Cats, Dogs, Rats, Cabbages…

Yesterday it rained. And rained.   Guess I should be used to it after 37 years in the Pacific Northwest, but I admit to feeling a bit “under the weather,” literally.  The French say it another way: Avoir le cafard – “to have the cockroach” – in other words, to be down in the dumps They also say that to be depressed is to “grind the black” – broyer du noir.  Maybe the rain is making me grind a black cockroach, but I sure wish it would stop. Of course, if wishes were horses, beggars would ride….I wonder how the French say that? Outside, the drizzle has chased hummingbirds away from our new feeder; inside this afternoon, I gave up and turned on the heater, and I thought “May 3rd, for heaven’s sake, and it’s raining cats and dogs.”

Why would someone think “cats and dogs” when the rain comes down?  Where do these figures of speech come from? Did you know that in Spain, it doesn’t rain cats and dogs, it rains jugs? Esta lloviendo a cantaros!  In France, it rains ropes.  Odd.  Of course, in some places in America, it rains pitchforks. Odder still, but we just don’t think it’s quite as odd because we’re used to it. One of the wonderful things about studying another language is not only learning new idioms (did you know that while American women “give birth,” Mexican women “give light”?) but also hearing our own language in a fresh way.  And that’s what a writer need to do, too – hear his or her own language almost as if it were a foreign tongue.

My wish that the rain would go away is “pie in the sky” – unattainable – or, as the French say,   prendre la lune avec les dents – taking the moon with the teeth. One of these days, it’s going to stop raining and we’ll go straight from our in-like-a-lion days to the dog days of summer – lions and dogs, odd again – without ever seeing spring.  Rats! (or, as the Italians might say Cavolo! Cabbage!)

I guess I shouldn’t get too cranky about it – the rain, the deluge.  We tolerate, we get by little by little or in fits and starts or in bits and pieces or in – well – andiamo por singhiozzo – we go by hiccups. And it’s important, in Seattle to ponder what the Romans famously said: Nos poma natamus. We apples swim.  We are unsinkable.

Next time I write a poem, I might try to write about people who are like apples floating in water. Or I might write a poem where I sink my teeth into the moon. People ask me where I get my ideas. This is where. Cats, dogs, rats, cabbages, hiccups, the moon.  Language.

It’s Poetry Friday today, by the way, and Elaine Magliaro at Wild Rose Reader is hosting the round-up. Head over there to see what poems, thoughts about poetry, and links people have posted.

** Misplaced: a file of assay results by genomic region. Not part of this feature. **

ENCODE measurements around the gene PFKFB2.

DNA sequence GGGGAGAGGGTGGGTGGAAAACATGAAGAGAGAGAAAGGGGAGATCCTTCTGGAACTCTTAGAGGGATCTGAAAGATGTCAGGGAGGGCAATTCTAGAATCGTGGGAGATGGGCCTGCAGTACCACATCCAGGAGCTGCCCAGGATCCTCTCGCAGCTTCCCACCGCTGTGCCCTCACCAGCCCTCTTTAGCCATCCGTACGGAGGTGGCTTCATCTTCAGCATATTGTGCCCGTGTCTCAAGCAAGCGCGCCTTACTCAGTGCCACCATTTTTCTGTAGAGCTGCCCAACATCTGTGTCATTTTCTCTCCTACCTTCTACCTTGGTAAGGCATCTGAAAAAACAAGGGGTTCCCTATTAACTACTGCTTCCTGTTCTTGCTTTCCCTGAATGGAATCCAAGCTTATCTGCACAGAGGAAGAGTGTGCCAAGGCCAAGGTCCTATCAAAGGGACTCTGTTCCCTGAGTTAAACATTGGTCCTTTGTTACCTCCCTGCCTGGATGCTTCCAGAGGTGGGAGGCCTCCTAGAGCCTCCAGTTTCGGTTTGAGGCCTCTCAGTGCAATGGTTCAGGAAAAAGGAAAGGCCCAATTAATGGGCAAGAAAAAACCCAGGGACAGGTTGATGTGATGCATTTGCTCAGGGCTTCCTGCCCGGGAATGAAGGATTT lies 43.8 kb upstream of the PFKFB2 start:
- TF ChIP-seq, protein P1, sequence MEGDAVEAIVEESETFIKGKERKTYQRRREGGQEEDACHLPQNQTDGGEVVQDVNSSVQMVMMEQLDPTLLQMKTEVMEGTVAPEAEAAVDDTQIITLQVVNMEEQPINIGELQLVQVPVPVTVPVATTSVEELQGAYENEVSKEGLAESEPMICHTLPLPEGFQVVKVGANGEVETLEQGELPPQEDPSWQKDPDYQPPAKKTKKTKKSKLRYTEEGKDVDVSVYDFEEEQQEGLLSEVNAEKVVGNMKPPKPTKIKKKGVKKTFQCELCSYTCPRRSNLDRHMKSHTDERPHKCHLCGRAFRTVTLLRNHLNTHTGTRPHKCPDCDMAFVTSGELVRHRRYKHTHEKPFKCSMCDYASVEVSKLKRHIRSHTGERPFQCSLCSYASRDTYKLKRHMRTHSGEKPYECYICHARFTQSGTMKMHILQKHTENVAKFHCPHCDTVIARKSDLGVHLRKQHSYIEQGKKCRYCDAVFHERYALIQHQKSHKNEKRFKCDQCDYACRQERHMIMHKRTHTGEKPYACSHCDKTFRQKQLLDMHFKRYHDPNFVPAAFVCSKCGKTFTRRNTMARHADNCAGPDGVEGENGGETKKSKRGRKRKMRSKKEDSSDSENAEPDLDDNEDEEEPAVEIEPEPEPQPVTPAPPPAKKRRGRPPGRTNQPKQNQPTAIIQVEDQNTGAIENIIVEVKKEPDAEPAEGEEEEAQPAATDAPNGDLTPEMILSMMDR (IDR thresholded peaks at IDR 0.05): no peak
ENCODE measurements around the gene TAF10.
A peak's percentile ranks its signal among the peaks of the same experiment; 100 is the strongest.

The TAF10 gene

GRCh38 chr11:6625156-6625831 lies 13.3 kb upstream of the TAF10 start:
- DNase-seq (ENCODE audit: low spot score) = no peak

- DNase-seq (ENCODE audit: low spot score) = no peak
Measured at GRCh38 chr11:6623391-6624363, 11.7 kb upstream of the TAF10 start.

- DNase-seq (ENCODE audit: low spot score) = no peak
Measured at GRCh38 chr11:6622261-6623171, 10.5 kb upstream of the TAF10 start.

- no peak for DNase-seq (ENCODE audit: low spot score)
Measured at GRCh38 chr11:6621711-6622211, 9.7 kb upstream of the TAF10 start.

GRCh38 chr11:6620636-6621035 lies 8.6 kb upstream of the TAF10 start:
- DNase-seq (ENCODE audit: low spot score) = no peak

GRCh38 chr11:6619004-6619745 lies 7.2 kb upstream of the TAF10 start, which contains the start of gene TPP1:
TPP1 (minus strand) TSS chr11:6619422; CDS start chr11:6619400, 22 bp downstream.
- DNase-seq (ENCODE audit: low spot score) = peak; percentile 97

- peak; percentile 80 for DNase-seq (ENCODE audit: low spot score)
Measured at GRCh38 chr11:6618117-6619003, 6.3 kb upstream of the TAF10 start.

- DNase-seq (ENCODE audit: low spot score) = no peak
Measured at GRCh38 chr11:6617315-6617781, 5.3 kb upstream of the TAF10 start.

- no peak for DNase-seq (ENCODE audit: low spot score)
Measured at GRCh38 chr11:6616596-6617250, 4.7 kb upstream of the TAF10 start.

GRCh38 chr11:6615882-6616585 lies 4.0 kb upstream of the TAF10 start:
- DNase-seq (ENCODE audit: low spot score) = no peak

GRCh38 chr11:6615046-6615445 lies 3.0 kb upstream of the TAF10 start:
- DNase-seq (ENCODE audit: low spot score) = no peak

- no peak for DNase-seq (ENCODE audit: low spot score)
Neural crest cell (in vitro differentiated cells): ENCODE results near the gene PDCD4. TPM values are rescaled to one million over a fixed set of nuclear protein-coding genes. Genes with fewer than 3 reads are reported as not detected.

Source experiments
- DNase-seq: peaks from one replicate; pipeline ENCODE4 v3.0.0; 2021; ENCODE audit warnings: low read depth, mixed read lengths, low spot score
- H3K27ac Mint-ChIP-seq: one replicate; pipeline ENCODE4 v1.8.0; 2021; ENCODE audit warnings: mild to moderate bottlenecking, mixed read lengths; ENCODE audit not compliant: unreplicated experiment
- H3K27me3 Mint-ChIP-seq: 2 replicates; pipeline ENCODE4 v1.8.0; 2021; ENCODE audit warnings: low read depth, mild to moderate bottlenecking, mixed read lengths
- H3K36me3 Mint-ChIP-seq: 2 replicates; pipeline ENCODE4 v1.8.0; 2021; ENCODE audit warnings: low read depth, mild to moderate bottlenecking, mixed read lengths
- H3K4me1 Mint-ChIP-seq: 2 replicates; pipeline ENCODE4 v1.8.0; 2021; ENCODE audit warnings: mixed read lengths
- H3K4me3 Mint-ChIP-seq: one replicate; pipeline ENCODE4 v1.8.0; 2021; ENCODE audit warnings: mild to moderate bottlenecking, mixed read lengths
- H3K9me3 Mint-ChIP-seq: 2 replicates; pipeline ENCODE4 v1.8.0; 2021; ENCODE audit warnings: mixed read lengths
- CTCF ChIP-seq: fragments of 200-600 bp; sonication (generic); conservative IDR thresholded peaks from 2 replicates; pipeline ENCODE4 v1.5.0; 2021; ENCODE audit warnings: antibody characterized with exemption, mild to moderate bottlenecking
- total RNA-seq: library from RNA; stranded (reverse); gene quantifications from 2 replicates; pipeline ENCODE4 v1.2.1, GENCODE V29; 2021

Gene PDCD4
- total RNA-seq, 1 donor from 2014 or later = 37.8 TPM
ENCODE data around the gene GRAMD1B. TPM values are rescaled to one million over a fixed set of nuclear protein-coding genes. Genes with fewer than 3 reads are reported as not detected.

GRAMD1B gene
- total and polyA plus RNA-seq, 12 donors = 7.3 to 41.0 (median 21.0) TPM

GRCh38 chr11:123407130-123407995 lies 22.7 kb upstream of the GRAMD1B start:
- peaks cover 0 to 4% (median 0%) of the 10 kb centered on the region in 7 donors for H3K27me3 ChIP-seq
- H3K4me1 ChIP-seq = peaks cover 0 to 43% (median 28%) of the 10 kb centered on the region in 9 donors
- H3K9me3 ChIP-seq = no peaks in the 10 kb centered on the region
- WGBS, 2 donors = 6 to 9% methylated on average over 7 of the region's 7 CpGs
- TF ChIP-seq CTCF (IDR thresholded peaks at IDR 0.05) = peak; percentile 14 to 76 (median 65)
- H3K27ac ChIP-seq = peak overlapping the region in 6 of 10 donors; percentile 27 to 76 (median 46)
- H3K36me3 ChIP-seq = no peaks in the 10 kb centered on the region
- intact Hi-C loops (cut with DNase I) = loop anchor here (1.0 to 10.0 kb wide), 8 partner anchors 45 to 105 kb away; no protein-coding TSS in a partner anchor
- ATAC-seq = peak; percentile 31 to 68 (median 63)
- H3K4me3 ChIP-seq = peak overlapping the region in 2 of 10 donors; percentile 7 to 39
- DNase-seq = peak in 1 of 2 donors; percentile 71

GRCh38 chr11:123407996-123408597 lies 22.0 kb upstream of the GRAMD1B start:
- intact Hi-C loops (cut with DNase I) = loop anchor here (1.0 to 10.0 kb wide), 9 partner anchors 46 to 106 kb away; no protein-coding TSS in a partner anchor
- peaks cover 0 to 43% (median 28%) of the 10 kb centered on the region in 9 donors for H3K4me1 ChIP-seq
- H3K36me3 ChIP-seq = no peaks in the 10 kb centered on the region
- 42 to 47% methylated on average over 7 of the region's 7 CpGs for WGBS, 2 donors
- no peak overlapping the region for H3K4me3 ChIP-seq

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6 responses to “Cats, Dogs, Rats, Cabbages…

  1. What a fun post! Living near Vancouver, B.C., I know whereof you speak. I agree, learning another language and its idioms, metaphors, and similes is a window into a whole way of thinking.

  2. And here, in Denver, it’s dry as a bone, which actually makes some sense, at least when it’s an old bone! Thank goodness, although it’s unusually warm, it’s still not hot enough to fry eggs on the sidewalks. I love your post, Julie & wonder how many do find their poetry in these interesting sayings?

  3. Ellen L. Ramsey

    Love the “languages” of this post–raining jugs or pitchforks or ropes. Sometimes writing is like “taking the moon with the teeth.” But “we apples keep swimming!”

  4. Julie Paschkis

    I read this when you first posted it – while we were still grinding the black here. I had to come back and remind myself of the wonderful phrases. This time I noticed your list of tags which is entertaining on its own.
    Thanks for putting some summer words in the Spanish spring of rainy Seattle.

  5. Hi Julie! Fun post. Totally hear you on getting ideas from language (though that may not come as a surprise about me at this point). The world — and as you clearly call out, we really mean the WORLD — is full of words, phrases, definitions, connotations, etc. that can keep poets’ brains spinning in endless loops.

  6. Love this post, Julie! I am forever entertained by the idioms I learn in Italian, and by comparing them to the English versions. Years ago, when my husband’s English wasn’t as polished as it is now, he said “When there is not the cat, the mouse dance.” And that’s how I learned that Italian mice dance instead of merely play!

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